By Emma Ahmed
Migrating birds are what is known as an "indicator species" - the pressures and threats they are experiencing foretell other problems within the ecosystem and provide an opportunity to mitigate potential risks. Understanding and tracking bird migration is crucial for conserving habitats that are essential to species survival.
Long-billed curlew from the Northern Great Plains JV .
PHOTO CREDIT: Dan Casey
Over the past 20 years, ConocoPhillips has taken an increasingly active role in helping to preserve and protect avian species and habitats. With one in four adult grassland birds lost since 1970, we know there is more that must be done quickly before some species are lost forever. We work with strategic conservation partners to focus on common conservation goals and improve data sharing. Without understanding migratory connectivity, conservation investments can often be ineffective because they are implemented at the wrong place or time, or for the wrong purpose.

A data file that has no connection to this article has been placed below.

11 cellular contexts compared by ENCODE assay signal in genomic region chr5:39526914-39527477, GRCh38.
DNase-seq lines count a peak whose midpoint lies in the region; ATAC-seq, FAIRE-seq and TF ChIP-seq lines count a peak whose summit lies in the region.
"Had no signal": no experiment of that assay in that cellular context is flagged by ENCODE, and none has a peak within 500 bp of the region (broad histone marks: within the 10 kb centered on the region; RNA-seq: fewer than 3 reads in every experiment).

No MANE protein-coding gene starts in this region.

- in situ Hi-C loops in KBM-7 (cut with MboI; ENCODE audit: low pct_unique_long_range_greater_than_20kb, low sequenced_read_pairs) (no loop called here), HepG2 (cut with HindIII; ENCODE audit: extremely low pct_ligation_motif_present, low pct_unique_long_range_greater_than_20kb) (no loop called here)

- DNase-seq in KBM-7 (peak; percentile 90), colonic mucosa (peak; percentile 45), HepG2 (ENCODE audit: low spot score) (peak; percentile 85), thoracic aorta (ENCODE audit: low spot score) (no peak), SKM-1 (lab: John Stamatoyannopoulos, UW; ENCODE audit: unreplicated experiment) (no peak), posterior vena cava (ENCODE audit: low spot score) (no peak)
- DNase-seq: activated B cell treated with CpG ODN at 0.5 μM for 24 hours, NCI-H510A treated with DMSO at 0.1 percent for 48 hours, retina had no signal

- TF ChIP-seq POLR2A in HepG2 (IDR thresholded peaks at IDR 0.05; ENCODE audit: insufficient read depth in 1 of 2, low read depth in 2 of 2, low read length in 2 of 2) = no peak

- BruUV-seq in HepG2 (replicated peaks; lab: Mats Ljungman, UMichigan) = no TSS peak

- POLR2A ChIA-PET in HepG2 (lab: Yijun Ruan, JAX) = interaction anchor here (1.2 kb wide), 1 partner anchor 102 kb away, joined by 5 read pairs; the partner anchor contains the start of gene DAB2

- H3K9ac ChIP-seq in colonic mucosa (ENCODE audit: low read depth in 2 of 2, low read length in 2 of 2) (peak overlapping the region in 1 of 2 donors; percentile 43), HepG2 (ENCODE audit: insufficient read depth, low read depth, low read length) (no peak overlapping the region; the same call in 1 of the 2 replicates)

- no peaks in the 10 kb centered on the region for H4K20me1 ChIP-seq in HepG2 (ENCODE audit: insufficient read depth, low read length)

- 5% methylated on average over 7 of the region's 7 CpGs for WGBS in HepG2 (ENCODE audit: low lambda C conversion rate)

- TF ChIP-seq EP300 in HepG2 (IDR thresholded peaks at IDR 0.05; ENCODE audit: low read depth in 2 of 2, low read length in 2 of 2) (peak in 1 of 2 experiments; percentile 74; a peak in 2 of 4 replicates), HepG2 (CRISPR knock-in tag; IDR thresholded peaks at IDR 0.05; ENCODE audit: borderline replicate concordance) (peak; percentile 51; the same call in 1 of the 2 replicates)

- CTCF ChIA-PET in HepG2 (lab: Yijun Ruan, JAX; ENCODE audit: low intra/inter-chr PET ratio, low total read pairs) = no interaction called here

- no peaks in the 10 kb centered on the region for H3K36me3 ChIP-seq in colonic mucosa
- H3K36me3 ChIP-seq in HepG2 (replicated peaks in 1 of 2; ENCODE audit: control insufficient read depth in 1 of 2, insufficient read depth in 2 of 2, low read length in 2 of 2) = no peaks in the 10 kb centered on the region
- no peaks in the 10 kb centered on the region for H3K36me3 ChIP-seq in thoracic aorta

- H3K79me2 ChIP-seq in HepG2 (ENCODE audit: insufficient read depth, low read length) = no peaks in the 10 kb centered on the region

We recently expanded our programs on proactive conservation by supporting educational and conservation efforts to leverage research and establish priorities for action. The focus is on conservation of species, so they thrive without the need for government designation under the Endangered Species Act to ensure their protection.
The company is proud to support several migratory bird joint venture partnerships and partners with institutions that help protect and study species and critical habitats essential for their survival:
Sharp-tailed grouse from the Prairie Potholes JV.